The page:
Predictions regarding the questions of the study come from the researcher’s knowledge and understanding of the aspects of deafness. Predictions are listed for each study question.
1) How does the deaf student interact and communicate with hearing peers (sign language, writing notes, etc.)? Unless the deaf student utilizes speech, it is predicted that communication and interaction initially originates with writing notes and progresses with lip reading and then into the use of sign language if the student utilizes sign language. If the student is oral, it is highly likely that deaf students will immediately utilize speech in communication and interaction with hearing peers. 2) What is the deaf student’s level of self-concept in relation to their deafness? It is predicted that the deaf student will have a mainly positive level of self-concept in relation to their deafness. They will likely view their deafness as part of their identity rather than a disability that negatively impacts their lives. In addition, they will also be satisfied with their mode of communication, speech/language use, and amplification if used. 3) Does the deaf student have supportive and involved parents and/or family relationships? As with any child who has positive social competence, it is predicted that deaf student’s parents and families will be supportive and involved and well as have consistent ongoing communication with the student. This is not always the case for deaf students, especially with fathers as the lack of communication in the family unit occurs frequently. 4) What are the characteristics of the educational classrooms and the environment (e.g., do teachers willingly recognize and interact with the student) for the student? It is predicted that the characteristics of the educational environment will include teachers who model positive relationships and communication with the deaf student. Likely, the interpreter or other accommodations that the student utilizes are viewed in a positive light and the student is constantly encouraged to be an active member and participant. 5) Is the deaf student involved in extra-curricular activities? The prediction for this question is that a high percentage of the student participants will likely be involved in extra-curricular activities and have integrated themselves into the school culture.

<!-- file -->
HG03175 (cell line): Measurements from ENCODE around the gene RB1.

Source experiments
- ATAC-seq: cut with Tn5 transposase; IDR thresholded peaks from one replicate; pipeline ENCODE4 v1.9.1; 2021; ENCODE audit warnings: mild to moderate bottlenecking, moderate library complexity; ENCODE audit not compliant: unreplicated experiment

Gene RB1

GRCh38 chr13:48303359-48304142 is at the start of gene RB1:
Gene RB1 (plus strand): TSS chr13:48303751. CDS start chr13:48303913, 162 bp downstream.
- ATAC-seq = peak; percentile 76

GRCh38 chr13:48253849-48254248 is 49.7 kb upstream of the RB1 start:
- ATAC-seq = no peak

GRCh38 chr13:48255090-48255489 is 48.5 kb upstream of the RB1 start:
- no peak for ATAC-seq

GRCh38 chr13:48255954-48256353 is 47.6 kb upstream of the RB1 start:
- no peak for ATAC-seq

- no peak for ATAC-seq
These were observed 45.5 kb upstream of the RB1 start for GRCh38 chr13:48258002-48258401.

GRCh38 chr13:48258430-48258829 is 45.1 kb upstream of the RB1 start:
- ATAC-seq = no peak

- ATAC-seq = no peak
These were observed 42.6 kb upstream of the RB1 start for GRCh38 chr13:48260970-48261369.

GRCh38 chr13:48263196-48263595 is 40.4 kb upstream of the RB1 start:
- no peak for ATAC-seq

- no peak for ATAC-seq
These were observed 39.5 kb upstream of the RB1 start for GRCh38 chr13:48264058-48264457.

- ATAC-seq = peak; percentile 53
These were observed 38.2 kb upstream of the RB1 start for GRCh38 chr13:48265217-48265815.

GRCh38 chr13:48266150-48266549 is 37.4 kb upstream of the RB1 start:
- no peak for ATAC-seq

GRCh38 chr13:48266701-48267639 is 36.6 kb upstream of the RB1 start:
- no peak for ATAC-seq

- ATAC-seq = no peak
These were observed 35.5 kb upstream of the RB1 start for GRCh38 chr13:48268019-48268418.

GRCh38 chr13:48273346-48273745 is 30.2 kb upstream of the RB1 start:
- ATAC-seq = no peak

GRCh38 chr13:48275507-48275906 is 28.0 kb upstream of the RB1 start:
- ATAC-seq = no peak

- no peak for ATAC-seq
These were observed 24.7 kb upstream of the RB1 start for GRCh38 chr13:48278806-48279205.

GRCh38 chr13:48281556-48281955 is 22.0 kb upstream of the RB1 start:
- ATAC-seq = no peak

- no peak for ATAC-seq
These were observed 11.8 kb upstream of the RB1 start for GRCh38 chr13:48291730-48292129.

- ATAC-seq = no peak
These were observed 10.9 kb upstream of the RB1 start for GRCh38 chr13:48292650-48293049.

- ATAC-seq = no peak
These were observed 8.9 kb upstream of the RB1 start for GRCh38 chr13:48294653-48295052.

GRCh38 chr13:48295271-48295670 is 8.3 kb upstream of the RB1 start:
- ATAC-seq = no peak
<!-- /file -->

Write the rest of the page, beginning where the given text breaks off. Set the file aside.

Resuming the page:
The implications of the findings from this study have the potential to make positive changes for deaf students in the mainstream environment as it relates to their level and development of social competence. This may occur several ways: 1) by providing educators and parents with information on behaviors and characteristics that demonstrate positive social competence for deaf students in the mainstream/general education setting, 2) helping both educators and parents determine what potential environmental changes could take place in both settings that could promote positive social competence, and 3) provide deaf middle and high school students transitioning into the mainstream/general education environment with examples of deaf students who have had positive social experiences and thereby been successful in both academic and social realms of the mainstream/general education setting.
Antia, S. D., Jones, P., Kreimeyer, K. H., Luckner, J., & Reed, S. (2011). Social outcomes of students who are deaf and hard of hearing in general education classrooms. Exceptional Children, 77 (4), 489+.
Antia, S. D., & McCain, K. G. (2005). Academic and social status of hearing, deaf, and hard of hearing students participating a co-enrolled classroom. Communication Disorders Quarterly, 27 (1), 20+.
Van Gent, T. Goedhart, A. W., Knoors, H. E. T., Westenberg, P. W., & Treffers, P. D. A. (2012). Self-concept and ego development in deaf adolescents: A comparative study. Journal of Deaf Studies and Deaf Education, (3), 333-351.
Vogel-Walcutt, J. J., Schatschneider, C., & Bowers, C. (2011). Social-emotional functioning of elementary-age deaf children: A profile analysis American Annals of the Deaf, 156 (1), 6-22. Gallaudet University Press.
Wolters, N., Knoors, H. Cillessen, A. H. N., & Verhoeven, L. (2012). Impact of peer and teacher relations on deaf early adolescents’ well-being: Comparisons before and after a major school transition. Journal Of Deaf Studies And Deaf Education, (4), 463-482.